Shaurya Malwa · 16 hours ago · 2 min read
An apparently bogus Vitalik Buterin Instagram account with more than 24,000 followers has captured 37 Ether and counting in what appears to be a textbook example of one of the Ethereum co-founder’s bemoaned “giveaway” scams.
The account, which goes by the handle buterin_vitalik, looks to have already hoodwinked seven users into contributing a net 37.491 ETH to a “Special Event for Instagram Community” under the guise of offering a 100 percent “bonus” on any Ether received.
Once funneled from the dubious account, hapless victims must answer a series of quiz-style questions via a Telegram bot, and then send one to twenty ETH to the event’s “special” wallet address to trigger the supposed payout.
The quiz explains:
“We give x2 bonus to every Ethereum holder who completed the quiz. To get the bonus you should prove the fact you’re a real holder by sending 1 to 20 ETH to a special wallet. The limits are strict. Such measures were introduced also to avoid cheating.”
As of press time, not a single quantity of Ether has been returned to senders.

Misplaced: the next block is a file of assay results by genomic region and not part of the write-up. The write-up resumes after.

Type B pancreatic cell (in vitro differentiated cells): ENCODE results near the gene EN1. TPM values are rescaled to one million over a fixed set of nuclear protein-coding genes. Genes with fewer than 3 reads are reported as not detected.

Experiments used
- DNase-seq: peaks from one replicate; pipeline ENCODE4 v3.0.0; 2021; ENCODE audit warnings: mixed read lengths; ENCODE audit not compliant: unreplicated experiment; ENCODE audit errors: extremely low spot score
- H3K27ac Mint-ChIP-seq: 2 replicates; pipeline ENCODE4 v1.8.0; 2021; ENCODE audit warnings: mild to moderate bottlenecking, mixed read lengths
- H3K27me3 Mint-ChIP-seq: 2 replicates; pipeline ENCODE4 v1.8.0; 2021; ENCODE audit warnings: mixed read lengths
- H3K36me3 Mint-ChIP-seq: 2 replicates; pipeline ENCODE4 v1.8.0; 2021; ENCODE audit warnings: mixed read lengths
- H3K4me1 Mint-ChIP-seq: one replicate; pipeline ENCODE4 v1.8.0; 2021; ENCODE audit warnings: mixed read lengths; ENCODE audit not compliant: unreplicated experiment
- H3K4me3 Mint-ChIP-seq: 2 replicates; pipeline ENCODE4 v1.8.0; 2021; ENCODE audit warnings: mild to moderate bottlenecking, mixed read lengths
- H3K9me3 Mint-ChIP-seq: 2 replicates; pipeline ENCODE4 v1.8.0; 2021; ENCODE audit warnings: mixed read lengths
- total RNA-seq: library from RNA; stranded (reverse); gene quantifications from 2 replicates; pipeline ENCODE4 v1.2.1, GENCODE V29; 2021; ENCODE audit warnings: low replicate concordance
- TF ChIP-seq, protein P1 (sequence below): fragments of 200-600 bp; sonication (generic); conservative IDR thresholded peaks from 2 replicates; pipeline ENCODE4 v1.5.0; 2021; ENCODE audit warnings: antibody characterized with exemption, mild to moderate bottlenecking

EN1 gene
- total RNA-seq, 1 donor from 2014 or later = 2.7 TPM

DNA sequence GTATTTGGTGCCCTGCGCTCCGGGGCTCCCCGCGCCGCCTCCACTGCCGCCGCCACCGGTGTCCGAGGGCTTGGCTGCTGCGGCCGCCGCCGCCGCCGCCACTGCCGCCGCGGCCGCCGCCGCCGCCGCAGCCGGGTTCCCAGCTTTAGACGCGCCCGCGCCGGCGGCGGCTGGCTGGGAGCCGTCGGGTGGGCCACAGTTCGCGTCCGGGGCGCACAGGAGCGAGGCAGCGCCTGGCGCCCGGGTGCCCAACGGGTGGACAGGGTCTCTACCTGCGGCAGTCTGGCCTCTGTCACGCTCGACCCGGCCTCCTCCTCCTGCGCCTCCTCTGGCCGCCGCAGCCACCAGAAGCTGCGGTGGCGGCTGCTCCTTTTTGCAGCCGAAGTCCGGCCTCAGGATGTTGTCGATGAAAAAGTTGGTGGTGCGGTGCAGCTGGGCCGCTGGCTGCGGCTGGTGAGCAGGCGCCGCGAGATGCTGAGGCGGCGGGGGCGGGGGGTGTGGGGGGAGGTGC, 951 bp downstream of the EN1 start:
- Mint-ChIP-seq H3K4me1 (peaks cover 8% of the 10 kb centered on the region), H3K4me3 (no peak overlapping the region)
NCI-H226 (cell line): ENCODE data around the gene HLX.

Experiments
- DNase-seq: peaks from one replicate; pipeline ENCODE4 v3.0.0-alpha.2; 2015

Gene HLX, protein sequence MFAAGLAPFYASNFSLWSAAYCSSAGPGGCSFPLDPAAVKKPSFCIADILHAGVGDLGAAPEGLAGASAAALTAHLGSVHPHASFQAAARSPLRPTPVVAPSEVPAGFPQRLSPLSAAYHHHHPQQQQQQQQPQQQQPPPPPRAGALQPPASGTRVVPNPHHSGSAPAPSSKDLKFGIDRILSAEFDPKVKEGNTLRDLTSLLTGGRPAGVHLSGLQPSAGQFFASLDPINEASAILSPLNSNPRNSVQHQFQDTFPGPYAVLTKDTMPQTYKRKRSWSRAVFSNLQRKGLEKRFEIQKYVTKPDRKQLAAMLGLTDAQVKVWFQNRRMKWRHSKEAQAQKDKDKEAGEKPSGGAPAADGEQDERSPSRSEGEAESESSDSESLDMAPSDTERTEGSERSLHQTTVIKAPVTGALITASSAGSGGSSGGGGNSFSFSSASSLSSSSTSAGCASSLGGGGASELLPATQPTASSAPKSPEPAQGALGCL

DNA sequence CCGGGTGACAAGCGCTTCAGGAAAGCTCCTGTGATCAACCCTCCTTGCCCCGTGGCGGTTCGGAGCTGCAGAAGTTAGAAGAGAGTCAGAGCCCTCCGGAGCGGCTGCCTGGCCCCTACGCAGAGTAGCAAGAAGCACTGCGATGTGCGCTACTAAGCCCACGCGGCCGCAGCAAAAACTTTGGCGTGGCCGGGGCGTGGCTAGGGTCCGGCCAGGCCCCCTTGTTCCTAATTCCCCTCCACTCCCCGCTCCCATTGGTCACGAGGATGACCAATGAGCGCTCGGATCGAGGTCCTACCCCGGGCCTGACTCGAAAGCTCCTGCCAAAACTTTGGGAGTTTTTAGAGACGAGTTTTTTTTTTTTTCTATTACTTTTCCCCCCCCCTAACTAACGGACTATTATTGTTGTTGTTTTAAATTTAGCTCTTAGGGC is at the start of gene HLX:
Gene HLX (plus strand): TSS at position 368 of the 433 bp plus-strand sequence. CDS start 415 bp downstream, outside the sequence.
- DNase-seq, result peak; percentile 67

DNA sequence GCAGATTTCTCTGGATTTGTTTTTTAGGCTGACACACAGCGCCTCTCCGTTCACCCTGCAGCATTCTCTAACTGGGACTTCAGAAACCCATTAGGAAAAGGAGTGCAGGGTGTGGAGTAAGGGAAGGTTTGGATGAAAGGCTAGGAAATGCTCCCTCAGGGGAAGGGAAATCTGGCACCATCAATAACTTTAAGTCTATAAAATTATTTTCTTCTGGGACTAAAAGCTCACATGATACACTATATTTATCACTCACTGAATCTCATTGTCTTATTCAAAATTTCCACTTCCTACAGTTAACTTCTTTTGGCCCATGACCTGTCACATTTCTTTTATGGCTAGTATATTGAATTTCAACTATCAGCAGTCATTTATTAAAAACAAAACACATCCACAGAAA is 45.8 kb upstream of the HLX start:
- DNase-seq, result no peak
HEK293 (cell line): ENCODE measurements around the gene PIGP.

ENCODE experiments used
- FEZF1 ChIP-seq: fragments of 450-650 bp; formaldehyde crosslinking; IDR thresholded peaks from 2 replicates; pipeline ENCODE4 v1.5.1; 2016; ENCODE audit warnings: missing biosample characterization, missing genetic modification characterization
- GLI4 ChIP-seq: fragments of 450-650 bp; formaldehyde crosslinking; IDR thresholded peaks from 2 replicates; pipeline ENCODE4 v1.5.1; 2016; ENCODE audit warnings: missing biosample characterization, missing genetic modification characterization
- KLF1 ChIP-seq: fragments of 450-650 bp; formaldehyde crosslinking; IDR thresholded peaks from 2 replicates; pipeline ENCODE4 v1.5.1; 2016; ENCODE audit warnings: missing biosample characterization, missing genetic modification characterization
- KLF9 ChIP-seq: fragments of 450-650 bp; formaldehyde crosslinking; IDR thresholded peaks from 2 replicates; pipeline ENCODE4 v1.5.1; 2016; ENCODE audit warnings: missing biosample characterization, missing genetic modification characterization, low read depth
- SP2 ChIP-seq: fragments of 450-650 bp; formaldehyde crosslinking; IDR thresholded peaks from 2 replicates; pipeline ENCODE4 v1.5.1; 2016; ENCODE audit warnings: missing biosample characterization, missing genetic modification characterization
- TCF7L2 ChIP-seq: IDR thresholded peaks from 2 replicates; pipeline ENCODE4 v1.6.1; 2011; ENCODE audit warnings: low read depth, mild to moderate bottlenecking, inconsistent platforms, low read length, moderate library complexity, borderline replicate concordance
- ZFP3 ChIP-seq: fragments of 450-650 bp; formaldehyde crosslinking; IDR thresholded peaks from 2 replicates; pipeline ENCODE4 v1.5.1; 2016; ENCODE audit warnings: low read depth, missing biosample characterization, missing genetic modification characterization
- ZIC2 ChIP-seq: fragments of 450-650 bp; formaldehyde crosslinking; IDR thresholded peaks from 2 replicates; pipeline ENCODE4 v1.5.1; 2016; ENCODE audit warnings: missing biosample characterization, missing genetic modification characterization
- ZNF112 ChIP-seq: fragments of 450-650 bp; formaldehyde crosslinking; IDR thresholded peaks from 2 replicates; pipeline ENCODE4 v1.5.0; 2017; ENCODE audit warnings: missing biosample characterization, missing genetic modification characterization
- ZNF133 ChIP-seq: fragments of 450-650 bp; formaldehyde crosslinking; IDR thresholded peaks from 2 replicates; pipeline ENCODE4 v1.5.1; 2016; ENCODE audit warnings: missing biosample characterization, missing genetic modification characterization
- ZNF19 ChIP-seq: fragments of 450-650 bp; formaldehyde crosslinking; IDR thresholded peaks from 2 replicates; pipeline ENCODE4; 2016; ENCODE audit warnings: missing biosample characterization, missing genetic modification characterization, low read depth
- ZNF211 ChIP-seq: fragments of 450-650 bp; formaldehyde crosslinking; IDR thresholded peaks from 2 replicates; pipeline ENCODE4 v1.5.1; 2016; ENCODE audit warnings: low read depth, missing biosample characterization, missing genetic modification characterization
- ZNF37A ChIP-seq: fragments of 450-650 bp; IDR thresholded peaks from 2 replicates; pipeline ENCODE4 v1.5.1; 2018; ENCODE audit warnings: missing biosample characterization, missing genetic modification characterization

The attempt appears to go above and beyond the near-obligatory “giveaway” responses posted on Buterin’s Twitter threads, the likes of which have historically prompted a storm of protective countermeasures by the co-founder, including his wry, self-evident Twitter profile title “Vitalik Non-giver of Ether.”
If you send me 0.1 ETH, I will send you nothing, because I am too lazy.
— Vitalik Non-giver of Ether (@VitalikButerin) February 1, 2018
In July, Buterin set the record straight in a tweet outlining his three, and only, active social media accounts—evidently flying over the heads of the latest casualties.
There may be a few smaller ones but nothing mainstream. Everything else I either don't use or is a scam.
— Vitalik Non-giver of Ether (@VitalikButerin) July 5, 2018
Where battle-hardened crypto holders may bow their heads in disbelief at the latest scam’s apparent success, they would do well to note what comes off as a surprisingly orchestrated effort to impersonate the Ethereum co-founder.
Complete with high-resolution portraits of Buterin in his element, the Instagram account goes as far as to mimic the type of dogmatic, pro-decentralization rhetoric come to be expected of the vocal Russian-Canadian programmer.
For all its cunning intent, however, the scheme carries ample red flags to raise eyebrows. Whether the odd subtle grammatical slip-up, an outright accusation of skullduggery in the comments field, or the less forgivable misspelling of “Etherium,” it would seem the less initiated members of the cryptocurrency community need a pointer or two on best practices.
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